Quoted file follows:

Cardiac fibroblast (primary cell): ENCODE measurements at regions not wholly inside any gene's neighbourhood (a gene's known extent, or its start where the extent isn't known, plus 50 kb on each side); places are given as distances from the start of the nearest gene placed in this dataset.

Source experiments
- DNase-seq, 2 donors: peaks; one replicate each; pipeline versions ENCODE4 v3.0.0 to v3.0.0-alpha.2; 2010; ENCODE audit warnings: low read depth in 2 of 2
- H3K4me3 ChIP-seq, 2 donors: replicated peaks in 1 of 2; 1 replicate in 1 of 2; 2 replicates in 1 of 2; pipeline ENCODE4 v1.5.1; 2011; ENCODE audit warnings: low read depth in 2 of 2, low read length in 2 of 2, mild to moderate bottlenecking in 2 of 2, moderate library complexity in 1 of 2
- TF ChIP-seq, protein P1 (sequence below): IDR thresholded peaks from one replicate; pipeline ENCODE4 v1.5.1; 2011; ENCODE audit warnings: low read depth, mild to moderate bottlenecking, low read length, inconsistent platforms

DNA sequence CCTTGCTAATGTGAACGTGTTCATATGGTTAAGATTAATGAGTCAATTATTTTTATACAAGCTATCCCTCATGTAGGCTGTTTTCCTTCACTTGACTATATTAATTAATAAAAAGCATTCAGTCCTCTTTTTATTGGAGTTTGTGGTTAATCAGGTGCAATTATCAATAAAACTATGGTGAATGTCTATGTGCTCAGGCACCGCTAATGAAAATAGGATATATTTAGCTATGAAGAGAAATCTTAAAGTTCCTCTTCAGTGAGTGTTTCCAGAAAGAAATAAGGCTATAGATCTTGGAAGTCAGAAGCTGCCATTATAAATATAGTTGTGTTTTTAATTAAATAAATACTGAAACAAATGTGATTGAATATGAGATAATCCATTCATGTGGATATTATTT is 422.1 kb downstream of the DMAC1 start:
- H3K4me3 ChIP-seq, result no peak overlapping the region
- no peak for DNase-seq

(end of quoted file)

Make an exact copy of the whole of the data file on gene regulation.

Cardiac fibroblast (primary cell): ENCODE measurements at regions not wholly inside any gene's neighbourhood (a gene's known extent, or its start where the extent isn't known, plus 50 kb on each side); places are given as distances from the start of the nearest gene placed in this dataset.

Source experiments
- DNase-seq, 2 donors: peaks; one replicate each; pipeline versions ENCODE4 v3.0.0 to v3.0.0-alpha.2; 2010; ENCODE audit warnings: low read depth in 2 of 2
- H3K4me3 ChIP-seq, 2 donors: replicated peaks in 1 of 2; 1 replicate in 1 of 2; 2 replicates in 1 of 2; pipeline ENCODE4 v1.5.1; 2011; ENCODE audit warnings: low read depth in 2 of 2, low read length in 2 of 2, mild to moderate bottlenecking in 2 of 2, moderate library complexity in 1 of 2
- TF ChIP-seq, protein P1 (sequence below): IDR thresholded peaks from one replicate; pipeline ENCODE4 v1.5.1; 2011; ENCODE audit warnings: low read depth, mild to moderate bottlenecking, low read length, inconsistent platforms

DNA sequence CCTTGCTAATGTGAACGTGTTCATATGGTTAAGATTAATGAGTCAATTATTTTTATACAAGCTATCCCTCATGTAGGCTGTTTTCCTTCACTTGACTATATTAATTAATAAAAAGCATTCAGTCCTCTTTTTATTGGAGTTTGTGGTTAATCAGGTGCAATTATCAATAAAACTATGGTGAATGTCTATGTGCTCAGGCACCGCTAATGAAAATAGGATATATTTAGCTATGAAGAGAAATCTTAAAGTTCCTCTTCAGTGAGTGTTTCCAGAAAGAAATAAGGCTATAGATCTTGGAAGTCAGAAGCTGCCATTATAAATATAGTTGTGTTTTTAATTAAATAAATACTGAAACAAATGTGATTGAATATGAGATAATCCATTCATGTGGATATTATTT is 422.1 kb downstream of the DMAC1 start:
- H3K4me3 ChIP-seq, result no peak overlapping the region
- no peak for DNase-seq